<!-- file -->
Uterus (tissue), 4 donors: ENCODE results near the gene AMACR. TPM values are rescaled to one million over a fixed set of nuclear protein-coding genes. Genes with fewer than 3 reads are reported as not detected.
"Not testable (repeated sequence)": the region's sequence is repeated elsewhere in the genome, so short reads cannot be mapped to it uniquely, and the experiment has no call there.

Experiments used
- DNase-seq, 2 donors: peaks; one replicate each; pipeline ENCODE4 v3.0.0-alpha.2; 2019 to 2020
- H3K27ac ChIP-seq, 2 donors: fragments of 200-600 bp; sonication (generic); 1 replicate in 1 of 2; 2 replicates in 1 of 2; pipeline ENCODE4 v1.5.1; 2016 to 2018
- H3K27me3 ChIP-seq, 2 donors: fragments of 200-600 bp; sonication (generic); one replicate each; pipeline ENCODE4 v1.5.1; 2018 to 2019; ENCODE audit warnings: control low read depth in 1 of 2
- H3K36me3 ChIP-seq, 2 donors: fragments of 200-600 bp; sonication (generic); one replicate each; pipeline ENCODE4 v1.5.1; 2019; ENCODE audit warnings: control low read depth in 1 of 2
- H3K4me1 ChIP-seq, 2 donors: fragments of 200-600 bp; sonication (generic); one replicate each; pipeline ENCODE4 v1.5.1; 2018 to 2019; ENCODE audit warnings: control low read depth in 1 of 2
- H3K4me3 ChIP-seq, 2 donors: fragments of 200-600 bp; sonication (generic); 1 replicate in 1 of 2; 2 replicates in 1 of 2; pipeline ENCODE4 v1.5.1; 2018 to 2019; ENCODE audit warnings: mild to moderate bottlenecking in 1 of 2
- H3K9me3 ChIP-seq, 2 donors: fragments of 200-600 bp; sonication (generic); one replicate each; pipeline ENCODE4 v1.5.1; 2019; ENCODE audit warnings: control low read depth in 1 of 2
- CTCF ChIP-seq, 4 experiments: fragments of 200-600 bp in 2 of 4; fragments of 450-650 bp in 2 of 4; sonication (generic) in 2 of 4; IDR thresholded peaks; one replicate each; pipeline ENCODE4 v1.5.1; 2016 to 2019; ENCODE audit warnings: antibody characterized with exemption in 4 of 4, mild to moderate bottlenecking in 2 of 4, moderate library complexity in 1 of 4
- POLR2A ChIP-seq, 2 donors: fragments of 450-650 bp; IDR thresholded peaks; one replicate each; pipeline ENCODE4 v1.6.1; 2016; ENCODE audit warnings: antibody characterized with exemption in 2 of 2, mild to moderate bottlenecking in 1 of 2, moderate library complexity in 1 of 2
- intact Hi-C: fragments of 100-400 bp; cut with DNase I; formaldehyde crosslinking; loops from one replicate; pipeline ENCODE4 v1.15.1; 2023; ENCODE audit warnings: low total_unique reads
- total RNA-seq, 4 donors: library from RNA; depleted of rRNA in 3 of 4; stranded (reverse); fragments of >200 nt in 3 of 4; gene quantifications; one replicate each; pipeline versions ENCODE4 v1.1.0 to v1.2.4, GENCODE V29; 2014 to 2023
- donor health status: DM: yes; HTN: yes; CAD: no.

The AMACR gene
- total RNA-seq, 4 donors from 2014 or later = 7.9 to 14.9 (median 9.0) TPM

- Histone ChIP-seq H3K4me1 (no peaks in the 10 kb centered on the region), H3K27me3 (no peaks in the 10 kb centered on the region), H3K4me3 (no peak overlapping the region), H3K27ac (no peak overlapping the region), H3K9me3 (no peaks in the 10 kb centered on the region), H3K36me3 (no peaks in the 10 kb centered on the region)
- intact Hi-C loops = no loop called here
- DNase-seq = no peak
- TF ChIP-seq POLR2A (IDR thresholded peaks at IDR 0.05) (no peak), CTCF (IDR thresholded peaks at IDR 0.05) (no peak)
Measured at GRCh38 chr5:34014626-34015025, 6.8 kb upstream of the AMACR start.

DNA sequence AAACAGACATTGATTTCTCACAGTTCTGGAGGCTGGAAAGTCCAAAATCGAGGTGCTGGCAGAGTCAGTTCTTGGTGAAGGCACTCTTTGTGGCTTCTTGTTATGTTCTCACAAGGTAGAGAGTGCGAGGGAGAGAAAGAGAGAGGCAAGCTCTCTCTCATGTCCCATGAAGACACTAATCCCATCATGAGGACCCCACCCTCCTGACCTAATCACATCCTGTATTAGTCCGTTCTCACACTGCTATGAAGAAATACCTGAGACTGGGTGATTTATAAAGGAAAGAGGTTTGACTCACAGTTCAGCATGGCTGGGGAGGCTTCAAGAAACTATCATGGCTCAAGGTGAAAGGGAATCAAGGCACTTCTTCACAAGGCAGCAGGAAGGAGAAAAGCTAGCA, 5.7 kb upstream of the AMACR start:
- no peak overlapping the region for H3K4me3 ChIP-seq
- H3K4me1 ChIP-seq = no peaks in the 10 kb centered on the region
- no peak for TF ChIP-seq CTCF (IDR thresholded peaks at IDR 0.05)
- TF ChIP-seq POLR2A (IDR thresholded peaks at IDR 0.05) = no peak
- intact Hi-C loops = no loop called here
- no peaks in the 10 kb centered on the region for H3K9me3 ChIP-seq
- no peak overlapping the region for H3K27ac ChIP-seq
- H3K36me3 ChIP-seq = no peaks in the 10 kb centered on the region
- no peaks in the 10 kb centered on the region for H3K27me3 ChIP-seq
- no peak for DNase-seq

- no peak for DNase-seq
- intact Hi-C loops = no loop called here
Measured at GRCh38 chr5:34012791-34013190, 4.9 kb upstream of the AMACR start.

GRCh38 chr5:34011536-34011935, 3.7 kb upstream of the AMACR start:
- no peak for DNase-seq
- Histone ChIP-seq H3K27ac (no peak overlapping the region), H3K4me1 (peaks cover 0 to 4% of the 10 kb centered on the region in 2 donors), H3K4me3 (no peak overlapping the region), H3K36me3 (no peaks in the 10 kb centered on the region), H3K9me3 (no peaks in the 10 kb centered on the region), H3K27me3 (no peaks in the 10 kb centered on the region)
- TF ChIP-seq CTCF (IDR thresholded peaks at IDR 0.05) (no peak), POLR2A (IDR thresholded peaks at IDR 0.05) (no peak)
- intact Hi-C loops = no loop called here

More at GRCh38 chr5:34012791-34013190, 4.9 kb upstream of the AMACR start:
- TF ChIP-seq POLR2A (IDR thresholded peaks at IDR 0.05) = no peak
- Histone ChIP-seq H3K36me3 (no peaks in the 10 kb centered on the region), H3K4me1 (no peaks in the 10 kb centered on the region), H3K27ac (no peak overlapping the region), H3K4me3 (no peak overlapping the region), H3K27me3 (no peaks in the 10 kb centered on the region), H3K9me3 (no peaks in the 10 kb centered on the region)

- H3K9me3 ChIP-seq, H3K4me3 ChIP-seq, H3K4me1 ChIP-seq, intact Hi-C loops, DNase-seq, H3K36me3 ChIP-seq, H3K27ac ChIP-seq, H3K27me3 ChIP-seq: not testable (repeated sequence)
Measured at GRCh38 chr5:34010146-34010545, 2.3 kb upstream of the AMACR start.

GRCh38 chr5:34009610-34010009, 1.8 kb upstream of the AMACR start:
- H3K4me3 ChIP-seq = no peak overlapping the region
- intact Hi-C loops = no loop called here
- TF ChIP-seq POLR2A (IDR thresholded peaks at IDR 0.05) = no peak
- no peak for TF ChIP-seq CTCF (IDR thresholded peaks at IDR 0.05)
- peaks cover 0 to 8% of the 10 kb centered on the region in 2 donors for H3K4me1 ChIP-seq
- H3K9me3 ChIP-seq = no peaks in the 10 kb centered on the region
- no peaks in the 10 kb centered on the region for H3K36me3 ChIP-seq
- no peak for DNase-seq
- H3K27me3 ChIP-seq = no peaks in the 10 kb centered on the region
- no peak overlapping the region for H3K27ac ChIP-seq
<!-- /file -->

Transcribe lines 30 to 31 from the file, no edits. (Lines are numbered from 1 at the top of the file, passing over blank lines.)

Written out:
- no peak overlapping the region for H3K27ac ChIP-seq
- H3K36me3 ChIP-seq = no peaks in the 10 kb centered on the region